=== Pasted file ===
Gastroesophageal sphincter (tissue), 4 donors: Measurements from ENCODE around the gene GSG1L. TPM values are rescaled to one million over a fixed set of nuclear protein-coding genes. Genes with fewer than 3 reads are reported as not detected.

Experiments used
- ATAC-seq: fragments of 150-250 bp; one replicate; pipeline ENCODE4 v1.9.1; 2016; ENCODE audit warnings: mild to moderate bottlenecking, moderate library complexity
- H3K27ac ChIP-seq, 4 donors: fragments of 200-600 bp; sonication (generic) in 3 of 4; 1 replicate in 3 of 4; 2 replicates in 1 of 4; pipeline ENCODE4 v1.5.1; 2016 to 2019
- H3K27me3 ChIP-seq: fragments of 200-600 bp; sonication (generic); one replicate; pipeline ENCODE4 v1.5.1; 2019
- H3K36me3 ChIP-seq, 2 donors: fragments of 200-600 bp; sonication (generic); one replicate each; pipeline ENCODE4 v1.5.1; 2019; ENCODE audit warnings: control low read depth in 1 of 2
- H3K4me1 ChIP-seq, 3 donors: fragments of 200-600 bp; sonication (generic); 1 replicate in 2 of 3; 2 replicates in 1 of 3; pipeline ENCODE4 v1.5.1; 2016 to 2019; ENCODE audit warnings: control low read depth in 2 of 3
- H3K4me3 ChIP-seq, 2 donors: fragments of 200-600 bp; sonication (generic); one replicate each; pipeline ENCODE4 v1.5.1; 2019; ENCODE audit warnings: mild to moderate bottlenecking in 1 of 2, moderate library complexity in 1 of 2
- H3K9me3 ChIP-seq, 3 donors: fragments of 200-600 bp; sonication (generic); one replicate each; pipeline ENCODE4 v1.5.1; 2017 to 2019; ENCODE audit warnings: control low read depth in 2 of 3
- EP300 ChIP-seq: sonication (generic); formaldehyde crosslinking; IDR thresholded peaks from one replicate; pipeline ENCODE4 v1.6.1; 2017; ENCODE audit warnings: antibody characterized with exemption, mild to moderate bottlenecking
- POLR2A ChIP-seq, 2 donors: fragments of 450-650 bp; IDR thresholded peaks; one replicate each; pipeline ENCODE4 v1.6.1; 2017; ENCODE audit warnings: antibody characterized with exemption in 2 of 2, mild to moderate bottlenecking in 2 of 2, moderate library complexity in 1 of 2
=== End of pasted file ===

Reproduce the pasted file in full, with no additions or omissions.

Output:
Gastroesophageal sphincter (tissue), 4 donors: Measurements from ENCODE around the gene GSG1L. TPM values are rescaled to one million over a fixed set of nuclear protein-coding genes. Genes with fewer than 3 reads are reported as not detected.

Experiments used
- ATAC-seq: fragments of 150-250 bp; one replicate; pipeline ENCODE4 v1.9.1; 2016; ENCODE audit warnings: mild to moderate bottlenecking, moderate library complexity
- H3K27ac ChIP-seq, 4 donors: fragments of 200-600 bp; sonication (generic) in 3 of 4; 1 replicate in 3 of 4; 2 replicates in 1 of 4; pipeline ENCODE4 v1.5.1; 2016 to 2019
- H3K27me3 ChIP-seq: fragments of 200-600 bp; sonication (generic); one replicate; pipeline ENCODE4 v1.5.1; 2019
- H3K36me3 ChIP-seq, 2 donors: fragments of 200-600 bp; sonication (generic); one replicate each; pipeline ENCODE4 v1.5.1; 2019; ENCODE audit warnings: control low read depth in 1 of 2
- H3K4me1 ChIP-seq, 3 donors: fragments of 200-600 bp; sonication (generic); 1 replicate in 2 of 3; 2 replicates in 1 of 3; pipeline ENCODE4 v1.5.1; 2016 to 2019; ENCODE audit warnings: control low read depth in 2 of 3
- H3K4me3 ChIP-seq, 2 donors: fragments of 200-600 bp; sonication (generic); one replicate each; pipeline ENCODE4 v1.5.1; 2019; ENCODE audit warnings: mild to moderate bottlenecking in 1 of 2, moderate library complexity in 1 of 2
- H3K9me3 ChIP-seq, 3 donors: fragments of 200-600 bp; sonication (generic); one replicate each; pipeline ENCODE4 v1.5.1; 2017 to 2019; ENCODE audit warnings: control low read depth in 2 of 3
- EP300 ChIP-seq: sonication (generic); formaldehyde crosslinking; IDR thresholded peaks from one replicate; pipeline ENCODE4 v1.6.1; 2017; ENCODE audit warnings: antibody characterized with exemption, mild to moderate bottlenecking
- POLR2A ChIP-seq, 2 donors: fragments of 450-650 bp; IDR thresholded peaks; one replicate each; pipeline ENCODE4 v1.6.1; 2017; ENCODE audit warnings: antibody characterized with exemption in 2 of 2, mild to moderate bottlenecking in 2 of 2, moderate library complexity in 1 of 2